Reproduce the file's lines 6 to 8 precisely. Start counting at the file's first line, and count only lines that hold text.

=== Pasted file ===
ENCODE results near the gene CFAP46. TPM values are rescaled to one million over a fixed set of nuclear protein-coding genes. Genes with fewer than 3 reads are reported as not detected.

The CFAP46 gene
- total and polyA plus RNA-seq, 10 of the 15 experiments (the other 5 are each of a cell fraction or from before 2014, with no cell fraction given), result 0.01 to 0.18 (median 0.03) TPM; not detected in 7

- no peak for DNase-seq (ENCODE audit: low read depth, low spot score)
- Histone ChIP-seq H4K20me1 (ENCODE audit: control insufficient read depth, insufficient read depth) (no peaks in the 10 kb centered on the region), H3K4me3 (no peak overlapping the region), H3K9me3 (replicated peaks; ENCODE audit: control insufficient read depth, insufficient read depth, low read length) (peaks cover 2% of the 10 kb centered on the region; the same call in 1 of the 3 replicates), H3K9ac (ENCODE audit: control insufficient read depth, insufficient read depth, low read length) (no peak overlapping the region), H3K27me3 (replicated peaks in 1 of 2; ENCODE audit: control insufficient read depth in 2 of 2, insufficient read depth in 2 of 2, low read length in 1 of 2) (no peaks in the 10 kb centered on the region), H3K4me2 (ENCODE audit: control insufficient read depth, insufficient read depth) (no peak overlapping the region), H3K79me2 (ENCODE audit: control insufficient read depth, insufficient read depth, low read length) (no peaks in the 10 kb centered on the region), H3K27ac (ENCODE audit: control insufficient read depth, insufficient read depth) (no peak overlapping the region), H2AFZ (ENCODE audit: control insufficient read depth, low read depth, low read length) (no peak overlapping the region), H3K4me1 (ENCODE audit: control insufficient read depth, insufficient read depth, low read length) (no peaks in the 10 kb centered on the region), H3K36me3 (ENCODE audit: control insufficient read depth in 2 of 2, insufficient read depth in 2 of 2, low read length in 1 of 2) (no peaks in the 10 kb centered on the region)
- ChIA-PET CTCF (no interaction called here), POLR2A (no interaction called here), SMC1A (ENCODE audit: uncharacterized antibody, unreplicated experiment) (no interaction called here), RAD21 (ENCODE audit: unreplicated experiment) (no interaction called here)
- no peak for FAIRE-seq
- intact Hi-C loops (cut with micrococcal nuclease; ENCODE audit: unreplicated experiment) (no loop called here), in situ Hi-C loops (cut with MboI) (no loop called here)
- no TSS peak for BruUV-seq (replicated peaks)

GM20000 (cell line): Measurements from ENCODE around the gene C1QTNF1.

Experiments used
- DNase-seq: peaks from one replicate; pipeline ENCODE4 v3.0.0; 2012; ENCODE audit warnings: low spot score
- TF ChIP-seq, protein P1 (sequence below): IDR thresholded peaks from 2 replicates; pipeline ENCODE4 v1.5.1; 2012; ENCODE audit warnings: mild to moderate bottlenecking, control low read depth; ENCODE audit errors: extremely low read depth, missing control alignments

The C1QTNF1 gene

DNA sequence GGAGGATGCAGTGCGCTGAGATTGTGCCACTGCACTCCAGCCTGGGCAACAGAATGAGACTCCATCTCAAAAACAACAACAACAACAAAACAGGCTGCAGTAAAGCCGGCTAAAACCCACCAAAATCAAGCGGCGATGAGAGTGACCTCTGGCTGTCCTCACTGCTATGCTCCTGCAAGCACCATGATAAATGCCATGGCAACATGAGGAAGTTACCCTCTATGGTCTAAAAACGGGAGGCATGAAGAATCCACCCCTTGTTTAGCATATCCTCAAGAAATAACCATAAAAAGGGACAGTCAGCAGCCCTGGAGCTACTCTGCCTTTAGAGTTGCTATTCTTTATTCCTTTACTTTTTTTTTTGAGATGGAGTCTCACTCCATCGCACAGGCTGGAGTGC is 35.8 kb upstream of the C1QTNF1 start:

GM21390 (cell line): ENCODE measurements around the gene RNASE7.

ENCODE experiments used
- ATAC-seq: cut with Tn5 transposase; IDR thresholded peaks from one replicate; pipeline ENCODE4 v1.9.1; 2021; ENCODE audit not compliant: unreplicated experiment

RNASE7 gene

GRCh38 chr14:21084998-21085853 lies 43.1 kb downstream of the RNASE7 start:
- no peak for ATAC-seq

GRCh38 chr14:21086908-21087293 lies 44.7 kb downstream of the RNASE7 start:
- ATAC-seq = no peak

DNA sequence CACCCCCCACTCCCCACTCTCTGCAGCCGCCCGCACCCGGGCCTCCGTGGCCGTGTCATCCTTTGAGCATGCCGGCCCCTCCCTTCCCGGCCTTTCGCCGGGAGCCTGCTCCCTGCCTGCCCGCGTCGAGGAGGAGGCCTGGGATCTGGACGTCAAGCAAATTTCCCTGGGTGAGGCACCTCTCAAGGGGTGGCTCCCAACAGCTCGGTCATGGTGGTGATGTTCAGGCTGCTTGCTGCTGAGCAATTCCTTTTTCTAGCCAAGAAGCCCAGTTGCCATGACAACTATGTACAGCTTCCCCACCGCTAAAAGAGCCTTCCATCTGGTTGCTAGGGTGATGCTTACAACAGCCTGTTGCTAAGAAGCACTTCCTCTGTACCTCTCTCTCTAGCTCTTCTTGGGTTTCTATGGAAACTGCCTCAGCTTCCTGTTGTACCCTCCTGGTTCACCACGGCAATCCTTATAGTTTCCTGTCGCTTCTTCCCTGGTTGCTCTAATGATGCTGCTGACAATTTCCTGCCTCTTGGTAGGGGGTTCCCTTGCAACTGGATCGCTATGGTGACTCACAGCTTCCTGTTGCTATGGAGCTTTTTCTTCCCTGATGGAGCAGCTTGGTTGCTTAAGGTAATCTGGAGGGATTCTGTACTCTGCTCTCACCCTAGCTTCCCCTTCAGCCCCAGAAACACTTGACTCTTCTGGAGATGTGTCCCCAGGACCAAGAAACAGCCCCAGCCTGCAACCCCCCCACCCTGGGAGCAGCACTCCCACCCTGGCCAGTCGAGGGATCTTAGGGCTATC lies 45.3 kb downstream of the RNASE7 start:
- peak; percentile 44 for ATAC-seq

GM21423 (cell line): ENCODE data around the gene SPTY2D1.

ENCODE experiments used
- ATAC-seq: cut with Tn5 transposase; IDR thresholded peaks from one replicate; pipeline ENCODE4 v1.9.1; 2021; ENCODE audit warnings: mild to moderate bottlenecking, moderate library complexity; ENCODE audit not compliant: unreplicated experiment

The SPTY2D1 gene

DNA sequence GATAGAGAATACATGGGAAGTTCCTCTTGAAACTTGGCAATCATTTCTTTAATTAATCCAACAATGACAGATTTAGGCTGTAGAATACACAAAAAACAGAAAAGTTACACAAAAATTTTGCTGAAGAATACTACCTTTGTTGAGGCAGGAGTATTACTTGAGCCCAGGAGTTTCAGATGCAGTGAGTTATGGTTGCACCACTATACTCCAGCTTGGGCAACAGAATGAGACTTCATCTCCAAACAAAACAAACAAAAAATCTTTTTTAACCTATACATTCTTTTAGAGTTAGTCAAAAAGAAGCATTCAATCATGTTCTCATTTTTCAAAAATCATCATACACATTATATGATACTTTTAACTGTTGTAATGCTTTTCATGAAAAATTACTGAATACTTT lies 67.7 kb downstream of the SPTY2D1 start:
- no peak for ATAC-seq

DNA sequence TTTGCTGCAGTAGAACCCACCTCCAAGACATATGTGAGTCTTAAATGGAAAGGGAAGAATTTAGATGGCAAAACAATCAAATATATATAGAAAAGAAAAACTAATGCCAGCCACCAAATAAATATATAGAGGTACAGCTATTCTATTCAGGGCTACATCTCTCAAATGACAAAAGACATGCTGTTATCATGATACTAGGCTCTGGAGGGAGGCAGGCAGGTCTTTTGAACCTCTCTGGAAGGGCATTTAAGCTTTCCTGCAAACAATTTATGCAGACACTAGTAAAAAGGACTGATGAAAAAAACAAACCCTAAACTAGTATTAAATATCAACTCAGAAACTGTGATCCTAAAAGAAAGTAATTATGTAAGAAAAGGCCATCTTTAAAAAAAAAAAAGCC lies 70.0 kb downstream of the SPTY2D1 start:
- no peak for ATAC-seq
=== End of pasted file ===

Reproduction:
- ChIA-PET CTCF (no interaction called here), POLR2A (no interaction called here), SMC1A (ENCODE audit: uncharacterized antibody, unreplicated experiment) (no interaction called here), RAD21 (ENCODE audit: unreplicated experiment) (no interaction called here)
- no peak for FAIRE-seq
- intact Hi-C loops (cut with micrococcal nuclease; ENCODE audit: unreplicated experiment) (no loop called here), in situ Hi-C loops (cut with MboI) (no loop called here)